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CABINET PAPERS
Complete classes from the CAB & PREM series in the Public Record Office
Series Three: CAB 128 & CAB 129 - Cabinet Conclusions & Cabinet Memoranda, 1945 and following

Part 2: The Attlee Government, August 1945 - October 1951
(CAB 128/14-22 & CAB 129/21-47)

We continue our coverage of the CAB 128 and CAB 129 files for the Attlee administration and enables scholars to look at issues such as:

  • Escalating Cold War tensions - the Communist coup in Czechoslovakia, the Brussels Treaty of March 1948 and the Berlin Crisis, 1948-1949
  • Soviet foreign policy in the aftermath of the Berlin Airlift, the secret treaty between Russia and Communist China, the threat to Western Europe, US pressure on the Attlee Government and the British response in terms of increased defence expenditure
  • Britain’s increasing dependency on the United States
  • British reaction to the Schuman Plan
  • Britain’s role in Africa and the Middle East - Abadan and the Persian oil crisis of April 1951; Suez and Sudan; riots on the Gold Coast; Rhodesia, Nyasaland and pressure for a Central African Federation
  • The Public Ownership of key industries
  • Economic policy following Dalton’s resignation from the Treasury in November 1947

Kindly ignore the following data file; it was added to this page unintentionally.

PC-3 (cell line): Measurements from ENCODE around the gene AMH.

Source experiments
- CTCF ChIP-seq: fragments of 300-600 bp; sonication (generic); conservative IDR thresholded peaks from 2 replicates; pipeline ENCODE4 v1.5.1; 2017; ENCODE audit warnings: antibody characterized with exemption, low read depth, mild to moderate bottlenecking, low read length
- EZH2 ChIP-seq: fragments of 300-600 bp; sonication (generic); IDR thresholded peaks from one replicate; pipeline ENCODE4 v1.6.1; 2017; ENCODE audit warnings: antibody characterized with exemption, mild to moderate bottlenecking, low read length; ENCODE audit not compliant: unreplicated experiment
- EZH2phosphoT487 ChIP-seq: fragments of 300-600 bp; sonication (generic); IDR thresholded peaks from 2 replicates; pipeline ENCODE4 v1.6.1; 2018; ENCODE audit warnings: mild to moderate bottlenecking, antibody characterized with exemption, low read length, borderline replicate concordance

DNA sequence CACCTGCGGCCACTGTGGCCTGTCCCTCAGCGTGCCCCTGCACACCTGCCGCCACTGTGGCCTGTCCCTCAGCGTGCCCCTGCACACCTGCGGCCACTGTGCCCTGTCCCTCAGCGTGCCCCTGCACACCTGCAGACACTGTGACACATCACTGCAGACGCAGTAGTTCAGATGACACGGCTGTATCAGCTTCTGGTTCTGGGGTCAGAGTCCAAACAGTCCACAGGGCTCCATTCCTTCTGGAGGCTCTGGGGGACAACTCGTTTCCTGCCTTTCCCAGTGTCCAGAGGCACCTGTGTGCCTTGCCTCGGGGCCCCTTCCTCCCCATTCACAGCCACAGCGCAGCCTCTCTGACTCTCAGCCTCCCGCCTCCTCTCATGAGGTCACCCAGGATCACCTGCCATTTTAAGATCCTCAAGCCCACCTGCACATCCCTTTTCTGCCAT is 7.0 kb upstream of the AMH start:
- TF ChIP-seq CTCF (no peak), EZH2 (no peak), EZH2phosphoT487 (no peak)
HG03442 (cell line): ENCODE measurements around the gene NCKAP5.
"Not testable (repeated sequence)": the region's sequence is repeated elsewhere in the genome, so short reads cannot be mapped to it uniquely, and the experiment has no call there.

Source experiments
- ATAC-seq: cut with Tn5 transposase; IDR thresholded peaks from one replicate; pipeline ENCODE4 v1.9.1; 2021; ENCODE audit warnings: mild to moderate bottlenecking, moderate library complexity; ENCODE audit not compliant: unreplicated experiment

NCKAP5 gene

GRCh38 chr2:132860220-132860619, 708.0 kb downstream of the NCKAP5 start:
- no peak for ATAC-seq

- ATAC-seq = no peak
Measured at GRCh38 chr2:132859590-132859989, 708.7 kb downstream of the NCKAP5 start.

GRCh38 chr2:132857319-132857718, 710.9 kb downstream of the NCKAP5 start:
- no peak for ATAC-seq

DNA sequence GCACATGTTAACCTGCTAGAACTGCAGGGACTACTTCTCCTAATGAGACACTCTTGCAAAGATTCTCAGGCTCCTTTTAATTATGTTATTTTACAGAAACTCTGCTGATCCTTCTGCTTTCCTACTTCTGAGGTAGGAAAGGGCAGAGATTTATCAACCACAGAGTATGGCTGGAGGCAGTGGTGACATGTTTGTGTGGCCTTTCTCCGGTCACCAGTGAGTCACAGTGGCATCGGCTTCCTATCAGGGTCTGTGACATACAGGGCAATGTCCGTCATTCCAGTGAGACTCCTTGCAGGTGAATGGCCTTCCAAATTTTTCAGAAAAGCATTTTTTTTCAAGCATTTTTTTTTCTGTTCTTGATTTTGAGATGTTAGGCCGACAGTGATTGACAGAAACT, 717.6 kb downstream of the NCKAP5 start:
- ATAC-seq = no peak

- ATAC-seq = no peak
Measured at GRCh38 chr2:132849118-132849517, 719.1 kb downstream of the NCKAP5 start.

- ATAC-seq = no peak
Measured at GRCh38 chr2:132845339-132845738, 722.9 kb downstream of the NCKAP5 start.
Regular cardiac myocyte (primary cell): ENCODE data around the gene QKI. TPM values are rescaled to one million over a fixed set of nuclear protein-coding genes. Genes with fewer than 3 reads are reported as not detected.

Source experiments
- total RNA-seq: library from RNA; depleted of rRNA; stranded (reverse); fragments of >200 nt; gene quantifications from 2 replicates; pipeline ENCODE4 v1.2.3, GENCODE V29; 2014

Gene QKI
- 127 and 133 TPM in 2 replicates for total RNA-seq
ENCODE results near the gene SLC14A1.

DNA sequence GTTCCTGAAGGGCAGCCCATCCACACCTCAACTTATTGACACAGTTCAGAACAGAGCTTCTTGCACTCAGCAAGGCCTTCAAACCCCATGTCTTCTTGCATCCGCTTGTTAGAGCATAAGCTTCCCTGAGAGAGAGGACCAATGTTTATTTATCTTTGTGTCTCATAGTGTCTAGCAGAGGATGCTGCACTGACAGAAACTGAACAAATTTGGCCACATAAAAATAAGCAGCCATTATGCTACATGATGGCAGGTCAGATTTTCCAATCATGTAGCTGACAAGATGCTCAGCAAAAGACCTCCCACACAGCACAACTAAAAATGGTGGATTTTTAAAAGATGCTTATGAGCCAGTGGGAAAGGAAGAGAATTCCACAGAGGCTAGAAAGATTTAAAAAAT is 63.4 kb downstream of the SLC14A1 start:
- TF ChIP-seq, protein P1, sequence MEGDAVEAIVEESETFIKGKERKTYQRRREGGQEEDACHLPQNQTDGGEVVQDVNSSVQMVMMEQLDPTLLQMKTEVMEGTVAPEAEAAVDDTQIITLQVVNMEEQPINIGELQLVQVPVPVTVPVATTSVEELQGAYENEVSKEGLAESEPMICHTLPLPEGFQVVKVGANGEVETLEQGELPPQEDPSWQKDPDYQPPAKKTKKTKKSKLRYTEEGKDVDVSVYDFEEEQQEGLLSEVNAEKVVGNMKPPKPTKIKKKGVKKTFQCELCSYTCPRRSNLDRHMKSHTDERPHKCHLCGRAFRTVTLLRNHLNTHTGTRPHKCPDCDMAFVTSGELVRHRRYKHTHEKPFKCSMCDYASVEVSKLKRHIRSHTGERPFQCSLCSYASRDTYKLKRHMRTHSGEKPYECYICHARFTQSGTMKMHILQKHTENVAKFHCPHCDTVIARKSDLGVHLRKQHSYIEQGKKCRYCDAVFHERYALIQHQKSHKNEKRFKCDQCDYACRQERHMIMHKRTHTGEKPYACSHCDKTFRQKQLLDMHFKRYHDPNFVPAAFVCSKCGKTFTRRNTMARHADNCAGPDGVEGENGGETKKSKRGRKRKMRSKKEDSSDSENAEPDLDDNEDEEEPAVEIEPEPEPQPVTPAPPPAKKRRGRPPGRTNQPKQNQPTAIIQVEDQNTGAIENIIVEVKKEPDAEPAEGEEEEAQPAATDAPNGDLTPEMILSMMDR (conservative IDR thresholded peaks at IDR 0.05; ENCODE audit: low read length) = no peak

• Emphasis on public provision and consolidation after 1948 - Cripps’s strict regime of budgetary management and high taxation, the economic revival of 1950 and Gaitskell’s new initiatives of January-March 1951
  • Cuts in the welfare programme and a scaling back of Bevan’s housing plan
  • Soaring expenditure on the National Health Service
  • Developments in China and the Far East
  • The Korean War
  • Aneurin Bevan’s resignation and divisions in the Labour Party
  • Malaya
  • Relations with the Commonwealth
  • NATO and Defence Policy

The following extract from [CAB 129/19: C.P.(47)185], a Memorandum by the Minister of Supply, 5 June 1947, gives a flavour of protracted and agonised Cabinet debate over Iron and Steel nationalisation:

"... There is no doubt that legislation providing for a comprehensive public ownership scheme on the lines approved by the Cabinet will give rise to more sustained and bitter opposition than any socialisation measure hitherto introduced. This will be a frontal assault on a citadel of industrial power: and the opposition will be the more bitter in that the industry has been led by Sir Andrew Duncan to expect that any Government scheme would fall substantially short of complete ownership.... I am clear that it is not possible to make minor modifications in our scheme which would meet the Federation’s representations. The issue is therefore whether (a) we are to tell the (Iron and Steel) Federation that the Government reject their arguments and will proceed with the approved scheme; or (b) we should explore the possibility of some alternative arrangements, falling short of immediate and comprehensive public ownership, which would give us most of our objectives and which the Industry could be brought to accept or which would reduce the field of controversy.... "

These files provide essential evidence for scholarly research and graduate course work. Covering both domestic issues and international relations, they are most important for any study of British Government Policy after 1945.



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